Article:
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Legal Information: Oklahoma


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Laws current as of July 3, 2024

What is a parenting coordinator and do I have to get one?

If you are involved in a divorce or custody case involving a minor child, the judge may appoint a parenting coordinator to help figure out the family issues and have both sides come to an agreement.1 The parenting coordinator will suggest to the judge what s/he thinks is best for the child and the terms you were all able to agree upon. If you object to the parenting coordinator’s report/suggestions, you can file an objection within ten days of receiving this report, which the judge will review.2 Even if the judge appoints a coordinator, the judge has the final say on custody, visitation, and child support.3

The judge may appoint a coordinator on his/her own, or you or the other parent could file a motion asking to appoint a parenting coordinator to your case. However, if you or the other parent objects to having a parenting coordinator appointed, the court will not appoint one unless:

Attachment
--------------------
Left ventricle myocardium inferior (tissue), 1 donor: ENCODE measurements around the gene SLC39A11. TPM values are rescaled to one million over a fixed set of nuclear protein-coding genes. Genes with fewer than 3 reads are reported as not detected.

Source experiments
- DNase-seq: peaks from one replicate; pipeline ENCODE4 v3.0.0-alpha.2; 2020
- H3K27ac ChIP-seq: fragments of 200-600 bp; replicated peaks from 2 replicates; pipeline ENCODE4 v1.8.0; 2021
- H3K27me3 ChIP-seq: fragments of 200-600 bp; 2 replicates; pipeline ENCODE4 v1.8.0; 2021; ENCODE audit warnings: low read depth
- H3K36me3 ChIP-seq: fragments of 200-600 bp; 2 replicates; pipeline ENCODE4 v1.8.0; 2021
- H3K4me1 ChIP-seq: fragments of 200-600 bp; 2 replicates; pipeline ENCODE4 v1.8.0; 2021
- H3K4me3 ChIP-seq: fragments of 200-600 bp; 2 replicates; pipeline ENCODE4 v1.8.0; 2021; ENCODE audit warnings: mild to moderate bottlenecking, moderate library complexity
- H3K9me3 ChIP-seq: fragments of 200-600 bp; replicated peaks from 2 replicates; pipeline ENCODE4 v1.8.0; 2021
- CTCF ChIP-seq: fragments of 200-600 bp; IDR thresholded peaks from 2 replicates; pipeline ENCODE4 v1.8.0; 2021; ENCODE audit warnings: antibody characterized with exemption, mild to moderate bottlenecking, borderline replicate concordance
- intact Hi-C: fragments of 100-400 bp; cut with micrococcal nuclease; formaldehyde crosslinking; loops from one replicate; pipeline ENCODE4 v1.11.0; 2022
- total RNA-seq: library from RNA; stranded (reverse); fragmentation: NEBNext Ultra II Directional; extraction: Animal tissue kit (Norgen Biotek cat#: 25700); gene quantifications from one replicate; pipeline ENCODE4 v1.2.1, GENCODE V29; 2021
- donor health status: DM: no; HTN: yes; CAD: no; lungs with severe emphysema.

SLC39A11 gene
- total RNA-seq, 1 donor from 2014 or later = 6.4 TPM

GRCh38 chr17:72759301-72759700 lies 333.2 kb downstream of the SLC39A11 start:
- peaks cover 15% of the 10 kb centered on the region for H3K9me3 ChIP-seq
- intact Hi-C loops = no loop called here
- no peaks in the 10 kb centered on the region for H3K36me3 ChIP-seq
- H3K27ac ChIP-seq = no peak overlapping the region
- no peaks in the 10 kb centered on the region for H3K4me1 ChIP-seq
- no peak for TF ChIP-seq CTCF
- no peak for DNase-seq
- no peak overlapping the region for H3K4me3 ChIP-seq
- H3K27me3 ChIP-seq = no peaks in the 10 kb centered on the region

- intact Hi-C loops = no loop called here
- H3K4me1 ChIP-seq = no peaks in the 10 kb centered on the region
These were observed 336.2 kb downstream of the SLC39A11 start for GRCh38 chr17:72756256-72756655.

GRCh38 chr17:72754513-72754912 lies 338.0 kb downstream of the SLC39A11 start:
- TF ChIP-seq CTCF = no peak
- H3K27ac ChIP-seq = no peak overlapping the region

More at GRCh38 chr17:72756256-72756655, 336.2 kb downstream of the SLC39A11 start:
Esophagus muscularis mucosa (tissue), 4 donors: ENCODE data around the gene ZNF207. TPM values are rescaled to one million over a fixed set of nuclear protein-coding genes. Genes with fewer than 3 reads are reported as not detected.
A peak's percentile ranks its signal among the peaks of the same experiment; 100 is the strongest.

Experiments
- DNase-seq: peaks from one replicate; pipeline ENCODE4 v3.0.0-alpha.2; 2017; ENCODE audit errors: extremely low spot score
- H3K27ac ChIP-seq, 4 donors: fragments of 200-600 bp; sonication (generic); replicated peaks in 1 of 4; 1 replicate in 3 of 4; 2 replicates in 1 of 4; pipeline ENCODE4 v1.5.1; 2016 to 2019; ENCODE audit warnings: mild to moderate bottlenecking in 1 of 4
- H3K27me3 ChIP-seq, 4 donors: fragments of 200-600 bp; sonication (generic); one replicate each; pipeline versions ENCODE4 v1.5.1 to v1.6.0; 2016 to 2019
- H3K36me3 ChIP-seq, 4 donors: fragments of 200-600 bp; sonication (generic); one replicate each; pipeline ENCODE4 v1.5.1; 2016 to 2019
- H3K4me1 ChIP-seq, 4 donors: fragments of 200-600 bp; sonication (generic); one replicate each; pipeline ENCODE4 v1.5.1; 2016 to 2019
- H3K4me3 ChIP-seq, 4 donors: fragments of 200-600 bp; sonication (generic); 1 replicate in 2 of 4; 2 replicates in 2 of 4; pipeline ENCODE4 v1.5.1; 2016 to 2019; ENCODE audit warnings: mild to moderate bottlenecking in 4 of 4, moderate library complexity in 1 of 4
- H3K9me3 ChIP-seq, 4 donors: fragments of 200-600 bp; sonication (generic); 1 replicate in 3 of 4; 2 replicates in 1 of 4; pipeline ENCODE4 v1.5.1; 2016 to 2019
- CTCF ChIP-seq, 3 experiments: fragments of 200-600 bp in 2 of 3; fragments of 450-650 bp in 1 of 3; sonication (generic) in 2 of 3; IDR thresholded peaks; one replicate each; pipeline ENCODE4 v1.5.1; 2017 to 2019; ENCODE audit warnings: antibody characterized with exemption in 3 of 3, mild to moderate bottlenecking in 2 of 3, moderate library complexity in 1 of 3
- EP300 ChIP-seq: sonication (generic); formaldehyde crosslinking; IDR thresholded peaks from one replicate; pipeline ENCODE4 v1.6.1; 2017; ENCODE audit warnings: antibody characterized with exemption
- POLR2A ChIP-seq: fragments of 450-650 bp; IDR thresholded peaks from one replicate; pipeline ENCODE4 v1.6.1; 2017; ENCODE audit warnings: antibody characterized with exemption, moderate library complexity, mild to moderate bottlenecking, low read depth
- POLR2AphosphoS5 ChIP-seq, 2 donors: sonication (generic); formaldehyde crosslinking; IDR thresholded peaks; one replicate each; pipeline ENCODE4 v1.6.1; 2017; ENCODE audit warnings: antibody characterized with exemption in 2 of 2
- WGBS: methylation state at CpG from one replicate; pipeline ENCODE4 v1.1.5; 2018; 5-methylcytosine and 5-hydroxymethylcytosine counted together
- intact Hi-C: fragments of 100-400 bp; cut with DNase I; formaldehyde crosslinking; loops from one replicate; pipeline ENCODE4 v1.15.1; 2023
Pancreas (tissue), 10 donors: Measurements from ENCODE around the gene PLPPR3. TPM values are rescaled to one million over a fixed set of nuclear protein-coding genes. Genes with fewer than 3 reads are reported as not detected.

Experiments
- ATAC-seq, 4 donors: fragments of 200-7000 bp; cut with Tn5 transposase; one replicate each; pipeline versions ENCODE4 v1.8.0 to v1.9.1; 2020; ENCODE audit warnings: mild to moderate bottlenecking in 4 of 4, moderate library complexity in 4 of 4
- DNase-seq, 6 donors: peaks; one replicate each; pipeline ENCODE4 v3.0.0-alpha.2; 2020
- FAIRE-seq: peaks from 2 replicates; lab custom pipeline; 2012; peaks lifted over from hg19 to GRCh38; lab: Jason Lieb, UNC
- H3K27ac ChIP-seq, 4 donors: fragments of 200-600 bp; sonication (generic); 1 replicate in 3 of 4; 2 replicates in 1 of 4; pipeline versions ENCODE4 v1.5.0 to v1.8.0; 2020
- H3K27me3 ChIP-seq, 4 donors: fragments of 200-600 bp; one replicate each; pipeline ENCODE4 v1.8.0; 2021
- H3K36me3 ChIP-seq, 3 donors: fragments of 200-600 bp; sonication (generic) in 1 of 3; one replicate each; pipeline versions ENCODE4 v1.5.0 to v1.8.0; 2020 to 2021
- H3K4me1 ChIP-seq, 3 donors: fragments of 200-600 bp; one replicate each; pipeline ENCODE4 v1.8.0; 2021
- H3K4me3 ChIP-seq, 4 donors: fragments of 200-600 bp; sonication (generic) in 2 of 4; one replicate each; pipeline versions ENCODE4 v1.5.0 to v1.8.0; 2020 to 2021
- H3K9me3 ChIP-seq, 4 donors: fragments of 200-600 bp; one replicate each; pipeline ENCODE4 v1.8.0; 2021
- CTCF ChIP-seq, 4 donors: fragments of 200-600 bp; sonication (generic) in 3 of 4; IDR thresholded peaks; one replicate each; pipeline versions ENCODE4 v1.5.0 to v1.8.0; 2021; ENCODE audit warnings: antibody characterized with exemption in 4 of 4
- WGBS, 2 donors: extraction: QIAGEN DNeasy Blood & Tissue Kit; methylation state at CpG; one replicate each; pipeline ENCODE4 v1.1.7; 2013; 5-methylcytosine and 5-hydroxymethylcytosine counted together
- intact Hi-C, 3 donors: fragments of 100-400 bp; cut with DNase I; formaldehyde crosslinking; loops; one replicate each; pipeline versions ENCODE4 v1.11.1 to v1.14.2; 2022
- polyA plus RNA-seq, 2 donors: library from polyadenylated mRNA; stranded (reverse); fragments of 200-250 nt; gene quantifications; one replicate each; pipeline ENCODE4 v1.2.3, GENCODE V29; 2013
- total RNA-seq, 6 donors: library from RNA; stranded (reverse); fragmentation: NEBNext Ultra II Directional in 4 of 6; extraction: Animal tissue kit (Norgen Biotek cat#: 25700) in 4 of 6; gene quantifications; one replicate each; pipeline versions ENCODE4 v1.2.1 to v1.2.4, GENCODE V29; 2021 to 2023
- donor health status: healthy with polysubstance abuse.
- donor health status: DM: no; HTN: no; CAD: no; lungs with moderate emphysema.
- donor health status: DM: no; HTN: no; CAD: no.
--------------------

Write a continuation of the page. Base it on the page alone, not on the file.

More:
• there are a lot of disagreements between the parents; and
  • the judge thinks that the coordinator is in the best interest of the child.4

The court may decide that the parents have to pay for the parenting coordinator’s pay based on their income, or the judge can order a different amount per parent if the judge believes there is “good cause” to do so. The state will not pay for a parenting coordinator. If possible, the judge may appoint a coordinator to serve on a volunteer basis in cases where the judge feels that a coordinator is necessary and the parties cannot afford one.5

1 43 O.S. § 120.3(A)
2 43 O.S. § 120.4(A), (C), (D)
3 43 O.S. § 120.3(C)(2)
4 43 O.S. § 120.3(A), (B)(1), (B)(2) 
5 43 O.S. § 120.5